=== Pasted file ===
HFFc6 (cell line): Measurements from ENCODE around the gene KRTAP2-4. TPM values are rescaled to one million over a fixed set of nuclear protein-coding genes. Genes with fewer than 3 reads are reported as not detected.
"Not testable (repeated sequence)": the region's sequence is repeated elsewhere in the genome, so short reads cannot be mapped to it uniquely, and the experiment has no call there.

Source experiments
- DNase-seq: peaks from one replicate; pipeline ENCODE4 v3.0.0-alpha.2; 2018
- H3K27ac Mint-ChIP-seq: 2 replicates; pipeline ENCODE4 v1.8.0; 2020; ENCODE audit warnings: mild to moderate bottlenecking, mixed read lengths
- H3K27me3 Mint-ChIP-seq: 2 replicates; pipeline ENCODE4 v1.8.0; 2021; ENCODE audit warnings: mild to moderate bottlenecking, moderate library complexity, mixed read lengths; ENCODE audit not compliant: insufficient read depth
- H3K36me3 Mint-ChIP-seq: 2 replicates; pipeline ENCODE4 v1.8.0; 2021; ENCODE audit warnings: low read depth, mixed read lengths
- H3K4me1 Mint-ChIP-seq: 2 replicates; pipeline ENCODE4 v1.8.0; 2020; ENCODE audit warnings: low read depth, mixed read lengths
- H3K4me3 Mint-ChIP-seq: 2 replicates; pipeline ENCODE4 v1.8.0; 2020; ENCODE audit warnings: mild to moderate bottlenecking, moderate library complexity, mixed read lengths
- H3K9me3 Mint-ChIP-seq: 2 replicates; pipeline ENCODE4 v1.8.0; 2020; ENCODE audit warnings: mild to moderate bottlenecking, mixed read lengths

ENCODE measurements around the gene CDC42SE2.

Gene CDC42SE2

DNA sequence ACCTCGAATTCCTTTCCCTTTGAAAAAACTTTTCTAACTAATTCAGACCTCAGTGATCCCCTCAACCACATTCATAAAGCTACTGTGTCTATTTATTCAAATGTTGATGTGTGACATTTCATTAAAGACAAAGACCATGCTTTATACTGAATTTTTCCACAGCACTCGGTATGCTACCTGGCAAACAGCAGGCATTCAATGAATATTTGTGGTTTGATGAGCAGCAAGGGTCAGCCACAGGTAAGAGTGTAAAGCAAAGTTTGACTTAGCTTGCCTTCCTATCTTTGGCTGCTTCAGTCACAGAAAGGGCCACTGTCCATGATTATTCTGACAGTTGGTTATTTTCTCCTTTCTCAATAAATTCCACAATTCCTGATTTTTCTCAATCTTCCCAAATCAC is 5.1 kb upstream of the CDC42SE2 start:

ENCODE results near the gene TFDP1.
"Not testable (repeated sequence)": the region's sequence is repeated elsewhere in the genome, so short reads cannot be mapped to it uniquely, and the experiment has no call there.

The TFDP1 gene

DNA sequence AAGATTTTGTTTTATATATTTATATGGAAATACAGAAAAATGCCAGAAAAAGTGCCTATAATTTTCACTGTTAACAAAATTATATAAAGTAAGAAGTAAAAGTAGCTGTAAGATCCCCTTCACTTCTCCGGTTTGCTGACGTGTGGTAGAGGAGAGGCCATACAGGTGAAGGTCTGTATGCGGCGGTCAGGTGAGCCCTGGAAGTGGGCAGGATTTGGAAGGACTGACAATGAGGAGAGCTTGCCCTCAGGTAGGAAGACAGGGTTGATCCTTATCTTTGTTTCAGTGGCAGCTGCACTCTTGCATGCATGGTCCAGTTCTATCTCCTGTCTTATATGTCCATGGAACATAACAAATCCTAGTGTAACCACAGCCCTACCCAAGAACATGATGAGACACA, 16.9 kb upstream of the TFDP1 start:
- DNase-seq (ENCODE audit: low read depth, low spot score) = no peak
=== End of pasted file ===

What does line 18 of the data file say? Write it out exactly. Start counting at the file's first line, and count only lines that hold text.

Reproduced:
- DNase-seq (ENCODE audit: low read depth, low spot score) = no peak